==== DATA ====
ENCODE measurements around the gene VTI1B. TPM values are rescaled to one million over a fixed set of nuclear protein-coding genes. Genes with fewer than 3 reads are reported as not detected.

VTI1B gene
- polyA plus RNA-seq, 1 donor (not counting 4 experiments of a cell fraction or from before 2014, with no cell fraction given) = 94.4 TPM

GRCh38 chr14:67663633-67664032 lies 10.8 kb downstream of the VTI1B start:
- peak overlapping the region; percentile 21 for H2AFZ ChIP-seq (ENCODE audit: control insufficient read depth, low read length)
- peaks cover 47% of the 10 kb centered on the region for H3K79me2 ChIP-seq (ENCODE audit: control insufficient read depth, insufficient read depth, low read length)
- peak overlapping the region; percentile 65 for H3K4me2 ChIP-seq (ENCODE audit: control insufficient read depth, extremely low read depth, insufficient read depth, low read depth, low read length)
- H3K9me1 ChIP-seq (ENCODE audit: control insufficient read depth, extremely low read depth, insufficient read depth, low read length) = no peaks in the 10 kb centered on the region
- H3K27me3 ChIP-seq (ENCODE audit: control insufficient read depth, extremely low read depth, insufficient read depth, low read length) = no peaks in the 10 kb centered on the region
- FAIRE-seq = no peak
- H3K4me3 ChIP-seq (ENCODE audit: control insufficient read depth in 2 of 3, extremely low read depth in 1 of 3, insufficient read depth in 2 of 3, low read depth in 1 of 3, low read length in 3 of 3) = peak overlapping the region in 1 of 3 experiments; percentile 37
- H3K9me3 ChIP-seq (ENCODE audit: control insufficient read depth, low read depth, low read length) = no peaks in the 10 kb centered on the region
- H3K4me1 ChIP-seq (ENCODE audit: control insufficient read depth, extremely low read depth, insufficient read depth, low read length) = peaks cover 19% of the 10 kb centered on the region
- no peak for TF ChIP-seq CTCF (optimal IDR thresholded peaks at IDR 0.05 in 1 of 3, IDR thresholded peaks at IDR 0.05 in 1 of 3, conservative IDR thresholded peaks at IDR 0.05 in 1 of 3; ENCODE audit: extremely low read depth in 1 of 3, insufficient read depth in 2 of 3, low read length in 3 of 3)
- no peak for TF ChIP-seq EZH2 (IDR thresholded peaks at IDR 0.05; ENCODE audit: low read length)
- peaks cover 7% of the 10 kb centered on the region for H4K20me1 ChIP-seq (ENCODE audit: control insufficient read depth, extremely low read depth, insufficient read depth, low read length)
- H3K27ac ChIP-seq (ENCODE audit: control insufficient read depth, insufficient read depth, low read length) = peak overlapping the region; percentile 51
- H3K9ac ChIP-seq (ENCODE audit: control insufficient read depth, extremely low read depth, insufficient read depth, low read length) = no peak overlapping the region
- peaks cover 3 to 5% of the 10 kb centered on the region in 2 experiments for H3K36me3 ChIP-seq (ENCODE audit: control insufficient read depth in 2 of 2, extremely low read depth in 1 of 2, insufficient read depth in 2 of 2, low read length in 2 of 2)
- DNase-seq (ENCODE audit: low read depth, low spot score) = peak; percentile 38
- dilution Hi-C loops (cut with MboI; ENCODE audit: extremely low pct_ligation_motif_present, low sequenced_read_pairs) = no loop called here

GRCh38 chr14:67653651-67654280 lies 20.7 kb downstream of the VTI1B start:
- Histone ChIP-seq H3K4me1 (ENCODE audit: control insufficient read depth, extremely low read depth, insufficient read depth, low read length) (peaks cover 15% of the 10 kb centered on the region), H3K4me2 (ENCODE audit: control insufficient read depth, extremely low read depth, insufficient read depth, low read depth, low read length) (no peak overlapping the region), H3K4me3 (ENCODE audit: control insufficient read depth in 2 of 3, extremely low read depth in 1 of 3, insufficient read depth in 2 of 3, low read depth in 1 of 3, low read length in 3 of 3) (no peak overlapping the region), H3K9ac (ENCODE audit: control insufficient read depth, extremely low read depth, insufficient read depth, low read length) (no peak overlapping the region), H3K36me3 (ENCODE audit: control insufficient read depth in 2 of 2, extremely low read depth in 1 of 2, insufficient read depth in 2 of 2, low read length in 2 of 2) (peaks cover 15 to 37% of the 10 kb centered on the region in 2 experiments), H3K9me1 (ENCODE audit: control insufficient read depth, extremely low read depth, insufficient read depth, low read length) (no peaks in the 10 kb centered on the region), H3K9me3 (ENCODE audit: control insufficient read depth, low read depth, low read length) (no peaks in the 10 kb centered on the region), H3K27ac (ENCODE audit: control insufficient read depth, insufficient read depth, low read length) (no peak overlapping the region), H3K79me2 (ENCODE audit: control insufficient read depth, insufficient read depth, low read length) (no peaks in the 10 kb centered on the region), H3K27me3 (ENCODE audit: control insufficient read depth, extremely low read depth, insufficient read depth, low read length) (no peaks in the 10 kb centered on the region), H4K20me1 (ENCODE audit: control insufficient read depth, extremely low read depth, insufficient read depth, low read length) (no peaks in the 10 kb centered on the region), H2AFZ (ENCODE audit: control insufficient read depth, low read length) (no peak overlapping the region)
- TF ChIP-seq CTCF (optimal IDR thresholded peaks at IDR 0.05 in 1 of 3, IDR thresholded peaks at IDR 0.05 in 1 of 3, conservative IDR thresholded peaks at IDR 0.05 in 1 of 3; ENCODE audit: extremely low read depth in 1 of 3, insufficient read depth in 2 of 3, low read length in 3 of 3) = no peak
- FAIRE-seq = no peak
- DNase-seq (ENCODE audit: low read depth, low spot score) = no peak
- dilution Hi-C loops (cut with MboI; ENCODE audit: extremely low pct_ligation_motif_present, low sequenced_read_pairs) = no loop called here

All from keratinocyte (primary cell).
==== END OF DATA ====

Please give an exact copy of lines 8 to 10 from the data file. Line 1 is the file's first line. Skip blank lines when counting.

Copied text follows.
- H3K9me1 ChIP-seq (ENCODE audit: control insufficient read depth, extremely low read depth, insufficient read depth, low read length) = no peaks in the 10 kb centered on the region
- H3K27me3 ChIP-seq (ENCODE audit: control insufficient read depth, extremely low read depth, insufficient read depth, low read length) = no peaks in the 10 kb centered on the region
- FAIRE-seq = no peak